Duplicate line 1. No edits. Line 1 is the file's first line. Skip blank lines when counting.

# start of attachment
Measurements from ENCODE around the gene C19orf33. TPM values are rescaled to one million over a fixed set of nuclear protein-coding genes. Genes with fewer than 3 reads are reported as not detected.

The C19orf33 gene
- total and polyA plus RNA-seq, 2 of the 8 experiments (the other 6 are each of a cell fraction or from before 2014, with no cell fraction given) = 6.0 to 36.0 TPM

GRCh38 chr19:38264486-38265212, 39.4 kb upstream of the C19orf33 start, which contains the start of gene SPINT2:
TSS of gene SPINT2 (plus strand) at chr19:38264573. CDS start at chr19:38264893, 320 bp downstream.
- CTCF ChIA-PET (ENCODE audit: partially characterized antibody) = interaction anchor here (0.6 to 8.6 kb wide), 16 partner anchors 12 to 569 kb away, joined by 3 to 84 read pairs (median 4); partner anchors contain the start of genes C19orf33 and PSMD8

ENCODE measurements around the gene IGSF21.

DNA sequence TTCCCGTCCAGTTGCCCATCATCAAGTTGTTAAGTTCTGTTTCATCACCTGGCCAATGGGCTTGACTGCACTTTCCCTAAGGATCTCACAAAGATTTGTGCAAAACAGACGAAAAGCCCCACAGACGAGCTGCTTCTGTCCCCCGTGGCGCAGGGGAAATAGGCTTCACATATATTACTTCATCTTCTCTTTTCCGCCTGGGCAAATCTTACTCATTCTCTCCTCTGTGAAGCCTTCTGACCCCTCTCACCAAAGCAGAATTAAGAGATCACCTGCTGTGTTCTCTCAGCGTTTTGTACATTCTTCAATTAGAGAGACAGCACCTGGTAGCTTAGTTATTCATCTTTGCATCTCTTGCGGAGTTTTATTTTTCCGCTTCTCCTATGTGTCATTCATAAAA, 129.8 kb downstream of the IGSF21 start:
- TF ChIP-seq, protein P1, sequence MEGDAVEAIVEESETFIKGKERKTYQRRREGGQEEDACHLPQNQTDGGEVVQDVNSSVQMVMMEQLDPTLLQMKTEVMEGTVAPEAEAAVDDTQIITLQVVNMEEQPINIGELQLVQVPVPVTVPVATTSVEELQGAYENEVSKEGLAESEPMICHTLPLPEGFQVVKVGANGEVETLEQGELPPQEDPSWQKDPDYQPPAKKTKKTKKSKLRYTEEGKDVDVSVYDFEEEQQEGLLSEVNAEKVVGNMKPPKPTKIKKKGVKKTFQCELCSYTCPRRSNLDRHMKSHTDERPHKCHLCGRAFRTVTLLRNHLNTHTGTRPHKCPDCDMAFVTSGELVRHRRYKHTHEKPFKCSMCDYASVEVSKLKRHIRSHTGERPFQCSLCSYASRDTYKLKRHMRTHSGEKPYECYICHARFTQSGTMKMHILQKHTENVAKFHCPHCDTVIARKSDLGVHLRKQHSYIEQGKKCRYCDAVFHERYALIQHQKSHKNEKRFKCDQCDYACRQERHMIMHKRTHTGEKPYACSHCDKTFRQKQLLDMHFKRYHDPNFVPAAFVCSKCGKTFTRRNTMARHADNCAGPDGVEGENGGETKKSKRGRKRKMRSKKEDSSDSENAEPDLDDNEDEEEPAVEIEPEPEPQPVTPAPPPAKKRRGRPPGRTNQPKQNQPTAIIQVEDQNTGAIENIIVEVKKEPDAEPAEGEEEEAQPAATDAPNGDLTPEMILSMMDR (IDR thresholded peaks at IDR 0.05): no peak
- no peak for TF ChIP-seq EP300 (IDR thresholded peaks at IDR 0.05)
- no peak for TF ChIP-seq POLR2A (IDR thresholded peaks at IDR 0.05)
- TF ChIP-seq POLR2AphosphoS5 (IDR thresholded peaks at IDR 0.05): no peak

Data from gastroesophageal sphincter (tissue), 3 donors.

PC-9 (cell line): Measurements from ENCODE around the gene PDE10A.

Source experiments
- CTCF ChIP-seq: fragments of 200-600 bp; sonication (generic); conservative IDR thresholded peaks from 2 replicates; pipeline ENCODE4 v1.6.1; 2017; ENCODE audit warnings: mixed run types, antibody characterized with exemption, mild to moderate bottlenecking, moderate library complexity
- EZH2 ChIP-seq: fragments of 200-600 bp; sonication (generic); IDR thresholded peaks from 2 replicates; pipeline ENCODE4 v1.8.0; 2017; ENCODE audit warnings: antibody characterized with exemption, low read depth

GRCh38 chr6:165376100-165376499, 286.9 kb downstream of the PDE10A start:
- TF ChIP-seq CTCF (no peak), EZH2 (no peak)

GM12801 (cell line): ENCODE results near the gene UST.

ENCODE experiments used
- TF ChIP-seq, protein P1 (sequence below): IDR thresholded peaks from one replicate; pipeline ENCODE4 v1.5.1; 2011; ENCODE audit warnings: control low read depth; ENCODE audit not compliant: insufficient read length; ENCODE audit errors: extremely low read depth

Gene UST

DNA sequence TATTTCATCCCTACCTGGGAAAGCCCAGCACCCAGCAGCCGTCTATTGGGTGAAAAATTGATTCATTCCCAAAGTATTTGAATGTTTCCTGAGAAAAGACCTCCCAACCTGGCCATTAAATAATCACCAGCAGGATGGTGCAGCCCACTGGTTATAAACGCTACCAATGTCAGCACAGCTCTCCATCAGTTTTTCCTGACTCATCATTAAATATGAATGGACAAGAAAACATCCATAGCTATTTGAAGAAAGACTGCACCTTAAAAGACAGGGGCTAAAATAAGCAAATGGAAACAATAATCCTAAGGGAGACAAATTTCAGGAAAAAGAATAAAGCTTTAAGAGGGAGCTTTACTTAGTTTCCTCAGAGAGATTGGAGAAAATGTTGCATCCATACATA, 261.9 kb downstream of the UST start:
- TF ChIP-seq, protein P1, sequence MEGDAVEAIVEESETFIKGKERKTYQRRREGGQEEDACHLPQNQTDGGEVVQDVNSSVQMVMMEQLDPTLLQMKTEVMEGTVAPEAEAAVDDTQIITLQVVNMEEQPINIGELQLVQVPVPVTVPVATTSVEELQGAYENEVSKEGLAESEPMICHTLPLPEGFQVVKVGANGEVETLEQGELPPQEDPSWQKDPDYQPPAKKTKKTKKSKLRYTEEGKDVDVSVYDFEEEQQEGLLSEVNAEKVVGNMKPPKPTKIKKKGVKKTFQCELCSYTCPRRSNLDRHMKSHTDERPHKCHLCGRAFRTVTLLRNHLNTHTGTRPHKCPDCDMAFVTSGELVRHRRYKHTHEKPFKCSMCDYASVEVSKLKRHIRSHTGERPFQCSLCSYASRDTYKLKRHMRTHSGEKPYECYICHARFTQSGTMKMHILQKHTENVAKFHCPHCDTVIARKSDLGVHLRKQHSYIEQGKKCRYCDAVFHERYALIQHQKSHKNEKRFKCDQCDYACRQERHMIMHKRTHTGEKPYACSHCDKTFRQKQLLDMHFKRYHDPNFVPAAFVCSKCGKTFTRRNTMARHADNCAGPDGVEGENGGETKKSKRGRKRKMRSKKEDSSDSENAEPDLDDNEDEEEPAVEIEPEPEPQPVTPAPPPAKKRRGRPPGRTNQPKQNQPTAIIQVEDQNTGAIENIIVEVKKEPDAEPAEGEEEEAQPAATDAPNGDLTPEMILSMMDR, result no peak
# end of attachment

Measurements from ENCODE around the gene C19orf33. TPM values are rescaled to one million over a fixed set of nuclear protein-coding genes. Genes with fewer than 3 reads are reported as not detected.